Like most people you’ve probably learned this year what an epidemiologist is – someone who studies population-wide patterns of health and disease – and become accustomed to seeing them quoted in the media. Our Policy Advisor (Child Health) Michelle Imison investigates the fascinating, founding event in the science of epidemiology…

John Snow was a nineteenth-century English physician, born in York. He did his early medical training in nearby Newcastle-upon-Tyne, where he experienced a cholera outbreak and treated many people suffering from the effects of this disease.

He later moved to London to complete his studies, and set up his practice in Soho – in the centre of what is now the West End theatre district. Snow became a specialist in obstetric anaesthia: he personally administered chloroform to Queen Victoria when she gave birth to the last two of her nine children, helping to create a widespread public acceptance of anaesthetic use in childbirth. 

Then on 31 August 1854, after several outbreaks elsewhere in London, there was a major outbreak of cholera in Soho. Snow later called it ‘the most terrible outbreak of cholera which ever occurred in this kingdom’. Over the next three days 127 people on or near Broad Street, in the centre of Soho, died. By 10 September, 500 people had died and the mortality rate was 12.8 percent in some parts of the city. At the end of the outbreak, there were 616 dead.

Above: a commemorative replica of the Broad St pump; the triangular piece at the far right of the picture is where the handle would have been. The pub in the background is called the ‘John Snow’.

The dominant theory at the time was that diseases like cholera were caused by pollution or ‘bad air’. Although germ theory hadn’t yet been developed and Snow wasn’t certain how the disease was transmitted, his previous investigations of cholera made him sceptical of this idea of foul air.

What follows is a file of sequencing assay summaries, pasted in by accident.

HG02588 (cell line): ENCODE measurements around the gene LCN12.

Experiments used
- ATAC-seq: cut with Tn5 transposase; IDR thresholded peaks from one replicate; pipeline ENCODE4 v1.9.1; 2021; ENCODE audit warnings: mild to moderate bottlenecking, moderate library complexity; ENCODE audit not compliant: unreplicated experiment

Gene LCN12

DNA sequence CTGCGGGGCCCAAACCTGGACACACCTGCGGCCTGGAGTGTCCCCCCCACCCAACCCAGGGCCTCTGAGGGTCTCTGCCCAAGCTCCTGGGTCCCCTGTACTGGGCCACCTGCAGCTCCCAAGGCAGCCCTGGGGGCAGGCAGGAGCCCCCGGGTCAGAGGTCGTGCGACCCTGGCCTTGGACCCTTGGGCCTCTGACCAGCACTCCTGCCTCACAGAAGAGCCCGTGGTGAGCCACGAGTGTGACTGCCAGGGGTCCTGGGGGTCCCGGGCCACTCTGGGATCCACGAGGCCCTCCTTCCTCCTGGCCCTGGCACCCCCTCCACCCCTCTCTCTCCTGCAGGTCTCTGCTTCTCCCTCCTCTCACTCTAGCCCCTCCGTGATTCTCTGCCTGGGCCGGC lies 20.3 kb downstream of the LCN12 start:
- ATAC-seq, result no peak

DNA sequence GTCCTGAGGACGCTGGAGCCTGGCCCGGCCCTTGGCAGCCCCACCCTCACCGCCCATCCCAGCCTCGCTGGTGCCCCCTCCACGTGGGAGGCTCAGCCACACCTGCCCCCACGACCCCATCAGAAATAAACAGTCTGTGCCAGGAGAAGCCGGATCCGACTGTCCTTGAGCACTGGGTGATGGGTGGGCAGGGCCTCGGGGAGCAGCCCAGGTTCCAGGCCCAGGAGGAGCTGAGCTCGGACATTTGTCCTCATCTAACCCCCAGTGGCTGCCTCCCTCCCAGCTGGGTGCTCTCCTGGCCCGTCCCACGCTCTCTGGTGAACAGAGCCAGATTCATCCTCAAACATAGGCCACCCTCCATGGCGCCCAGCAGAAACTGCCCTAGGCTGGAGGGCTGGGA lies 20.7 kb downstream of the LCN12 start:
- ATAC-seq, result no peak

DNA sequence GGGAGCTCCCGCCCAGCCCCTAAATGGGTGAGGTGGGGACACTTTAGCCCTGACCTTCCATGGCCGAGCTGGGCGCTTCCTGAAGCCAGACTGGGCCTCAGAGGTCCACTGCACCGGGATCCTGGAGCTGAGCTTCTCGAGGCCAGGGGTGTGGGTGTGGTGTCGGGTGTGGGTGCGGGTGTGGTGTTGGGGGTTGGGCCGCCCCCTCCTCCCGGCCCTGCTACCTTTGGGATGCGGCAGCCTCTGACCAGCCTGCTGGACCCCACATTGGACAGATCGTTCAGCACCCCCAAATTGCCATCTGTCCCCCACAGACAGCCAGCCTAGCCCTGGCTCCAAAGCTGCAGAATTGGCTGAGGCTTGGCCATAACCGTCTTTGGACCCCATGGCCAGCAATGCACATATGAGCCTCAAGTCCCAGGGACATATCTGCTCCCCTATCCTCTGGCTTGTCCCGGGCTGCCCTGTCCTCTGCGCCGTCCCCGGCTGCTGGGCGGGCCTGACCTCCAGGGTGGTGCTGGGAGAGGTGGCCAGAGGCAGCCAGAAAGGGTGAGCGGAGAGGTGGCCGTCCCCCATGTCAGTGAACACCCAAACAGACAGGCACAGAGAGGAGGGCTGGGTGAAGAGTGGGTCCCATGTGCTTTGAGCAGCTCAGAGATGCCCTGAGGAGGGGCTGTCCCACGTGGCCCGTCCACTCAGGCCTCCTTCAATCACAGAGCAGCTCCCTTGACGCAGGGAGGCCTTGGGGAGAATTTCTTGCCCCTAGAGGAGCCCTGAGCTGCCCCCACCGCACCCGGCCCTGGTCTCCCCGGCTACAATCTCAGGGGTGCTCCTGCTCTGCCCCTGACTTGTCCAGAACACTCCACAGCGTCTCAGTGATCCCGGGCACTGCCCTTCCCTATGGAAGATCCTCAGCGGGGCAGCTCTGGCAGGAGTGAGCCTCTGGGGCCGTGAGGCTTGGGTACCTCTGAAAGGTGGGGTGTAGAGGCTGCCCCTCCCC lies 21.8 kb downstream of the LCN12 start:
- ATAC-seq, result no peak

Instead he and the local reverend went out and talked to the residents, and Snow identified the source of the outbreak as the public water-pump on Broad Street: the greatest concentration of cases was in the part of the neighbourhood where this pump was the closest available water-source. His study of local patterns of disease convinced him that this was the case, even though he could not conclusively demonstrate it from chemical and microscope examination. (Sure enough, researchers later discovered that this well had been dug only three feet from an old cesspit – common at the time under most homes – which had begun to leak.)

In a later letter to the editor of the Medical Times and Gazette Snow reported his findings and the actions that resulted:

‘The result of the inquiry, then, is, that there has been no particular outbreak or prevalence of cholera in this part of London except among the persons who were in the habit of drinking the water of the above-mentioned [Broad Street] pump well.

I had an interview with the Board of Guardians of St James’ parish, on the evening of 7 September, and represented the above circumstances to them. In consequence of what I said, the handle of the pump was removed on the following day.’

But after the cholera epidemic had subsided, government officials replaced the pump handle: they had responded to an urgent threat to the population, but rejected Snow’s theory. To accept his proposal would have meant indirectly accepting the faecal-oral route of disease transmission, which was apparently too unpleasant for most of the public to contemplate (although of course it is now well-recognised, particularly in the case of diseases such as polio). 

Above: a plaque near the replica of the water pump.

It wasn’t until 1866 that William Farr – one of Snow’s colleagues and chief intellectual opponents – realised the validity of his thesis when investigating another outbreak of cholera, again in London, and issued immediate orders that unboiled water was not to be drunk.

At the age of 45 John Snow suffered a stroke from which he died shortly thereafter, on 16 June 1858. He sadly never lived to see his ideas widely accepted, but his work on cholera had a huge influence on improvements in sanitation that began later in the nineteenth century and which have been central to reducing burdens of many diseases throughout the world. Dr John Snow is one of those people of whom Sir Isaac Newton might have been speaking when he said that intellectual advances and progress in human life comes from ‘standing on the shoulders of giants’.